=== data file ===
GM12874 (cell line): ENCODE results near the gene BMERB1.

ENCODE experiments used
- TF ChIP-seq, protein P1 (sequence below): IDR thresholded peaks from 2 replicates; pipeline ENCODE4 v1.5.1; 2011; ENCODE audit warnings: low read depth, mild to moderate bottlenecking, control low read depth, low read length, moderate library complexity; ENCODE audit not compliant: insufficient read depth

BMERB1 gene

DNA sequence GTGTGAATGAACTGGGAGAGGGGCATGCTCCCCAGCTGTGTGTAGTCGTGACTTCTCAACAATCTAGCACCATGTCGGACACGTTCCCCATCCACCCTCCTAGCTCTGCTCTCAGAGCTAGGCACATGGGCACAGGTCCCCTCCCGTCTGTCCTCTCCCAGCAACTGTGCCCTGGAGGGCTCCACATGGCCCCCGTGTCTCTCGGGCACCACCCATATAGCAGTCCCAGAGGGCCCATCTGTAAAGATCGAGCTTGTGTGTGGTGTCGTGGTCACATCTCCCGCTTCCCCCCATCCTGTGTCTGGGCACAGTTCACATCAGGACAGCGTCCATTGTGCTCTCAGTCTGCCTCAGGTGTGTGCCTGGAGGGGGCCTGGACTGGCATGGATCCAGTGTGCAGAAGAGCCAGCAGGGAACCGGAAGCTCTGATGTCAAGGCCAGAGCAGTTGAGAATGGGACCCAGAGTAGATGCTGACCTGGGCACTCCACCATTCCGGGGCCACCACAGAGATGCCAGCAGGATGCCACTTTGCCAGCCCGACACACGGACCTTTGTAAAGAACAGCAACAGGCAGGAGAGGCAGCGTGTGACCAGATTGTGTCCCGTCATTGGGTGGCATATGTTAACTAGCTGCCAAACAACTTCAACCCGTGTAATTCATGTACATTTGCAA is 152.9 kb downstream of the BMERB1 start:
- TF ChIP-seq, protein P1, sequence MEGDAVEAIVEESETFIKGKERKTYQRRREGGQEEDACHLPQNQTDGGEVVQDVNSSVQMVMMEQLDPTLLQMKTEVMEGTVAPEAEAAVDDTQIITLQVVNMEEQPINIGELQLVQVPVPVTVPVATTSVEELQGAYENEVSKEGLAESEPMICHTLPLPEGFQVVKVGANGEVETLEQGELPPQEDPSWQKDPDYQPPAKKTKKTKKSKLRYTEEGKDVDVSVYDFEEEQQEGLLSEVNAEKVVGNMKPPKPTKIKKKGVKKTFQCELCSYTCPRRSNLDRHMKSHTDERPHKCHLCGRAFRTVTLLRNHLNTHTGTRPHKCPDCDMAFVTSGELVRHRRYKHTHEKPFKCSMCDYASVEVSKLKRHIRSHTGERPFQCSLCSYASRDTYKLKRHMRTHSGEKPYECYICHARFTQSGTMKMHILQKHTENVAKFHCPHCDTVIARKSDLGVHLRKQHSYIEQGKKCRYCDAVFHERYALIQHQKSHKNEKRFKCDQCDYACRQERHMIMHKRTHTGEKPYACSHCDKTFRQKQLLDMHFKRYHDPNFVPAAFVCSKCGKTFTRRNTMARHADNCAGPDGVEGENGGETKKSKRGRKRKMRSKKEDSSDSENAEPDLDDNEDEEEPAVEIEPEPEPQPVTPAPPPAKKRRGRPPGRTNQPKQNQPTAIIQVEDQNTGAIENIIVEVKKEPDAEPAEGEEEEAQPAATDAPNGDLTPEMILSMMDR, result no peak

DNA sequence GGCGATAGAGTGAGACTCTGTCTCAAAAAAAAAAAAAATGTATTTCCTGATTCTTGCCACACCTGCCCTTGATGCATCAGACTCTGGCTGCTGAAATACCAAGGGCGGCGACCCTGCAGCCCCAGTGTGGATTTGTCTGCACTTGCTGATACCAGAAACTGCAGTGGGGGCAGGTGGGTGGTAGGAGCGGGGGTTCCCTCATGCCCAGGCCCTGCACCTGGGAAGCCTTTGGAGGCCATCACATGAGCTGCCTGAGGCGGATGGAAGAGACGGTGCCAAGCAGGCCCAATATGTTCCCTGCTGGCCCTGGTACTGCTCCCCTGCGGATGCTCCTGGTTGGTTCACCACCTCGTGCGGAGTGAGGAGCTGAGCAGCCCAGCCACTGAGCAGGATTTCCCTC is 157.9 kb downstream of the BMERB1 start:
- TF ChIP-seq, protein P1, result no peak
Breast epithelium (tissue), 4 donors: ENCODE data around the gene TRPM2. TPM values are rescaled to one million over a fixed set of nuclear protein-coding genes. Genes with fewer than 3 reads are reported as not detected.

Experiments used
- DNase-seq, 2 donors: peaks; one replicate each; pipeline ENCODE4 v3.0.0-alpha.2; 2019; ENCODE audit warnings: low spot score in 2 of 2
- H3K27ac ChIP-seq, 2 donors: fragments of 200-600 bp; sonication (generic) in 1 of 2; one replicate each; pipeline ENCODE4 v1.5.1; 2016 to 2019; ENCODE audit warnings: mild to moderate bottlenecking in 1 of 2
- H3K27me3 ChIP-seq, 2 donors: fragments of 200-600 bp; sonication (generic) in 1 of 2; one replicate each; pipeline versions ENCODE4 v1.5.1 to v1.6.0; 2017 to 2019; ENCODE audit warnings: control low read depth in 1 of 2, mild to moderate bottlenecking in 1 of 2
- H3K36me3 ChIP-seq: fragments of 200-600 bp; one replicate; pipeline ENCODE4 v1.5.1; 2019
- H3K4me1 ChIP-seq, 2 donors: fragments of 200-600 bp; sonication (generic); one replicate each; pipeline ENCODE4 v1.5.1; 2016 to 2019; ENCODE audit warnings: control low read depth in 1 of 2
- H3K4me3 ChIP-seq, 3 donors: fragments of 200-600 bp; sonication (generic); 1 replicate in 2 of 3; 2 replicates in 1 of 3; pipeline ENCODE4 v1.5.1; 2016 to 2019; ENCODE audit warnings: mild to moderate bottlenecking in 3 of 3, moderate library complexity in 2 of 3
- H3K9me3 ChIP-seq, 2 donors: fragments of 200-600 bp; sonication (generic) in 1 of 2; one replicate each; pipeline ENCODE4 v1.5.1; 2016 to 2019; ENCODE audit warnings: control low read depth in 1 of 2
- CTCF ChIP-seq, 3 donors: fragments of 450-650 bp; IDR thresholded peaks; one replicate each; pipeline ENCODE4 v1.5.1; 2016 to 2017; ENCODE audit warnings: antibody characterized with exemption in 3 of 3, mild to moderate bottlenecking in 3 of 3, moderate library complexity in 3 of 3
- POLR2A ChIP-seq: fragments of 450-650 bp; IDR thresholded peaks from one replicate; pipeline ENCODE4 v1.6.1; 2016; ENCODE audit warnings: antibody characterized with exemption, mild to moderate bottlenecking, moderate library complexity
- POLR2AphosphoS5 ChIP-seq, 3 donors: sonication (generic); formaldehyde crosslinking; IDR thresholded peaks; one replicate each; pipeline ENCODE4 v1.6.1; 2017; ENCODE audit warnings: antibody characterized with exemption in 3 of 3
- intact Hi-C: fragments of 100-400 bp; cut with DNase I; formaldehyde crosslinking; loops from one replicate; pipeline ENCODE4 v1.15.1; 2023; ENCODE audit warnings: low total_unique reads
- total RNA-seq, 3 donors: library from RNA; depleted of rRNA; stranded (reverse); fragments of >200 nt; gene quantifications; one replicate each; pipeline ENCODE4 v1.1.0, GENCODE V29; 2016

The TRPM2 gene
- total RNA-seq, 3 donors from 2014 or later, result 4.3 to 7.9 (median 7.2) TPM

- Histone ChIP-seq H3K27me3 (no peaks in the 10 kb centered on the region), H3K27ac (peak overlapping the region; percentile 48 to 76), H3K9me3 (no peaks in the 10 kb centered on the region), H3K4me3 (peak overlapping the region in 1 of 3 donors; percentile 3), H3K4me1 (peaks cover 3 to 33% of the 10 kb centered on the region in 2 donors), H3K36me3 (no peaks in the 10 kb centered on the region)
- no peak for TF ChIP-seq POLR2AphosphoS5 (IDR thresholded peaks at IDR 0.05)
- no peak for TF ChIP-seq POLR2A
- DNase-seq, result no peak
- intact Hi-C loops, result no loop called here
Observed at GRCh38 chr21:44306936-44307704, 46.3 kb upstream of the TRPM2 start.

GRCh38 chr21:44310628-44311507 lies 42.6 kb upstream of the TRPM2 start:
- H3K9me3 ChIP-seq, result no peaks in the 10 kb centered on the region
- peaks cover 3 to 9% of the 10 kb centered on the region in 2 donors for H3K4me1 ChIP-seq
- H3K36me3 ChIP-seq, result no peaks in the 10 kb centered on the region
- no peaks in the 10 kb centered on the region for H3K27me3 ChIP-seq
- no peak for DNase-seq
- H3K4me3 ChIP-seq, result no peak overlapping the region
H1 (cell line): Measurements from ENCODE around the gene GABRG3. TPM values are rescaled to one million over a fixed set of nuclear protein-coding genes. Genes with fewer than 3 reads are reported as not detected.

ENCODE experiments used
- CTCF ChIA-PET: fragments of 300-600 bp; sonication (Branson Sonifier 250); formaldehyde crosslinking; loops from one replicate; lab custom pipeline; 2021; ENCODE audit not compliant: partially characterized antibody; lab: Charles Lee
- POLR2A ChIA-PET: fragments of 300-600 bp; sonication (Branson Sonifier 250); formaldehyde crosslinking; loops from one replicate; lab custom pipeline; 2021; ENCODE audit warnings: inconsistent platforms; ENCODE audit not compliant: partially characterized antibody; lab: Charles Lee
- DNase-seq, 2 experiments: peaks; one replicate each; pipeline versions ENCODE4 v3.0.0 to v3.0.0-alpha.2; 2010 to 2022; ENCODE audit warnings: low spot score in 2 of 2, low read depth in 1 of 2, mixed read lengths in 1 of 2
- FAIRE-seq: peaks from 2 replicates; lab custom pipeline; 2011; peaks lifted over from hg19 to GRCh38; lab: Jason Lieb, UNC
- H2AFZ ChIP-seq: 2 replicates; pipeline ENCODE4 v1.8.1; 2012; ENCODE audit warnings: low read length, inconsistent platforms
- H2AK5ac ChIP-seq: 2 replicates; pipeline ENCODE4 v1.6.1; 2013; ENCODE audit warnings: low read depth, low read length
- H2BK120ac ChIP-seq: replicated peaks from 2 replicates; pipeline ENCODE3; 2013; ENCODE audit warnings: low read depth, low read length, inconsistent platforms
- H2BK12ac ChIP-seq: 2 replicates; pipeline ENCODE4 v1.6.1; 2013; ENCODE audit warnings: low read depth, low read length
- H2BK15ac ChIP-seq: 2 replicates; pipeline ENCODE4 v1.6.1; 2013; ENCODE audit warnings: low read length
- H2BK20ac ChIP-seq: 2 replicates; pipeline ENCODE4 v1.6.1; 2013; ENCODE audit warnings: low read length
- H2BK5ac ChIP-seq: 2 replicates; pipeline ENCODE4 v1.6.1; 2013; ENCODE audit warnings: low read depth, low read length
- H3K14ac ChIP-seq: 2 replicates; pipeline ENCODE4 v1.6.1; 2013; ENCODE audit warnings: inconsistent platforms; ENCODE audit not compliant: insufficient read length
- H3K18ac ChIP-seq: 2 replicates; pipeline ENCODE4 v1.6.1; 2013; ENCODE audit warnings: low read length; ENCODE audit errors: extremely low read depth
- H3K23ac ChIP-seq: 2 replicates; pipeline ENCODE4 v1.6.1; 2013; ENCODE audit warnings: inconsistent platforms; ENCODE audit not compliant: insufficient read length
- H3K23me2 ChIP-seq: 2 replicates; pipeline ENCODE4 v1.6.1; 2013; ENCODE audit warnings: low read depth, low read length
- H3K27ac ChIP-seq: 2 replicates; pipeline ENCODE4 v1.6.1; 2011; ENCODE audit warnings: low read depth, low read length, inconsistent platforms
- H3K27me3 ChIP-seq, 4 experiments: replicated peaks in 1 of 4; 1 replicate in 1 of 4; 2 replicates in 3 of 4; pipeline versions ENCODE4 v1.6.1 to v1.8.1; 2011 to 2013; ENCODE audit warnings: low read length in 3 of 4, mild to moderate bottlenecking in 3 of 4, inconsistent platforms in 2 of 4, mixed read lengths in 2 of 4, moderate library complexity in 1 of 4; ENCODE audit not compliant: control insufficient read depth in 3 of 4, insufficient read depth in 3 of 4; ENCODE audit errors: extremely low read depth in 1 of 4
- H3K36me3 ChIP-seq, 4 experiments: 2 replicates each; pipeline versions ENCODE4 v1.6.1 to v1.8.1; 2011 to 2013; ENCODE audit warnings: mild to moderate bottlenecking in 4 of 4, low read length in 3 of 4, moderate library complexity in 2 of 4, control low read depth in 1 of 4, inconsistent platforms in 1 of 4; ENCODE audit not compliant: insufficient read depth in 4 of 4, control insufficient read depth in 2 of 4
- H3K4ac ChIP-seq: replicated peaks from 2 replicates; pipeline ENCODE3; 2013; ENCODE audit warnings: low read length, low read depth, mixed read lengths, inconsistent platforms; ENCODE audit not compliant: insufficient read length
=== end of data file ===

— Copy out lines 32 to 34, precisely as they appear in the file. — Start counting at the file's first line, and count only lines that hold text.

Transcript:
- H3K9me3 ChIP-seq, result no peaks in the 10 kb centered on the region
- peaks cover 3 to 9% of the 10 kb centered on the region in 2 donors for H3K4me1 ChIP-seq
- H3K36me3 ChIP-seq, result no peaks in the 10 kb centered on the region